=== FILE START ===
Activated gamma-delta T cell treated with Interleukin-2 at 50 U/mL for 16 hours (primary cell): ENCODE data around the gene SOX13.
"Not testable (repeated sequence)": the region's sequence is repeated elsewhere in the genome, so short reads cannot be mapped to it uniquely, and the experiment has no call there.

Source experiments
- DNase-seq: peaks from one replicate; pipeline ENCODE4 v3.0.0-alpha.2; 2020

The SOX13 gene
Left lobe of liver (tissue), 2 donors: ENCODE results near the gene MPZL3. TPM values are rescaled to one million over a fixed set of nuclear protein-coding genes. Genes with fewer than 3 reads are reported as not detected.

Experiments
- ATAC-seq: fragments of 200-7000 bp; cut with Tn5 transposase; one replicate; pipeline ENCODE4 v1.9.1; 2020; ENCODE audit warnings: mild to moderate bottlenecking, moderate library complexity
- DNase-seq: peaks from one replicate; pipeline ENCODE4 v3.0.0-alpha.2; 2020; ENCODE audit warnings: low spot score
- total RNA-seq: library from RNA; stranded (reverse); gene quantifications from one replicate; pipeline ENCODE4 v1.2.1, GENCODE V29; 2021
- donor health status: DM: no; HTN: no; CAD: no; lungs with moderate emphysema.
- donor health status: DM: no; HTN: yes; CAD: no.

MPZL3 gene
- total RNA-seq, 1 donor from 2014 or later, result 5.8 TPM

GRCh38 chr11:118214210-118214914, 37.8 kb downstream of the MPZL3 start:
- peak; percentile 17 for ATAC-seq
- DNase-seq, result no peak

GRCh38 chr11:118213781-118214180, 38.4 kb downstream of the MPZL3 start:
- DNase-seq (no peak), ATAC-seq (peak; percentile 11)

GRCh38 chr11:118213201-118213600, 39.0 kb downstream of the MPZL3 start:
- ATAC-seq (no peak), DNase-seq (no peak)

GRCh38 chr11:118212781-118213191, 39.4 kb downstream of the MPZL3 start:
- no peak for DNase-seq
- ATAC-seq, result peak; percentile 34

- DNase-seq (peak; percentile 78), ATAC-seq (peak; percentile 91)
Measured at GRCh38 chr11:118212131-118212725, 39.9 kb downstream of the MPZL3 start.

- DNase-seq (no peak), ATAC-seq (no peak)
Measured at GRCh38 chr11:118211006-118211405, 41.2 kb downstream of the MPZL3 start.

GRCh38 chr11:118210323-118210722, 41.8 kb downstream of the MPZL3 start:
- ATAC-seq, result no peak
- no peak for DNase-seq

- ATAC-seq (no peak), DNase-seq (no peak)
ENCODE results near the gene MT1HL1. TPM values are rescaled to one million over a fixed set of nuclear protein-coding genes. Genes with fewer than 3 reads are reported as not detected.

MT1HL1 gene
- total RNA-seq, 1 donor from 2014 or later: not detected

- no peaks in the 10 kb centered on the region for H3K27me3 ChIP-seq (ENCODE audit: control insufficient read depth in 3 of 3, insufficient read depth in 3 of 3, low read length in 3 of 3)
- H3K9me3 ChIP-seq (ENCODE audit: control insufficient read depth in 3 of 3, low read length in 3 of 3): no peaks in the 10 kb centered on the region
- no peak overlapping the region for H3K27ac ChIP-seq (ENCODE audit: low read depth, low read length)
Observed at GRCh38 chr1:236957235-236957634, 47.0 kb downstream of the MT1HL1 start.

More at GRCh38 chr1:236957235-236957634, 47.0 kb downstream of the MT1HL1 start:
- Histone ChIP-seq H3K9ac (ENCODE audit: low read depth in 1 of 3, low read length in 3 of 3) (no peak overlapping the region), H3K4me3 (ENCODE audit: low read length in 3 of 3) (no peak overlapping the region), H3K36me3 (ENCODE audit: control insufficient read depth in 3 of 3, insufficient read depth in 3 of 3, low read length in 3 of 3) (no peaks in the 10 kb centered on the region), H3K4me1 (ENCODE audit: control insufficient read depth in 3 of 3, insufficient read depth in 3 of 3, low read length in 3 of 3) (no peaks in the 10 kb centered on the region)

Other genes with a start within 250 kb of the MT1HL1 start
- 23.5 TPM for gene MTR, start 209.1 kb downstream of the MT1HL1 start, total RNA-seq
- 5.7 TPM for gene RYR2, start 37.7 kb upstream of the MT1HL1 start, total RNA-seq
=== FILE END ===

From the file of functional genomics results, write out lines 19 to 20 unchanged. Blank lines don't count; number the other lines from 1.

- DNase-seq (no peak), ATAC-seq (peak; percentile 11)

GRCh38 chr11:118213201-118213600, 39.0 kb downstream of the MPZL3 start: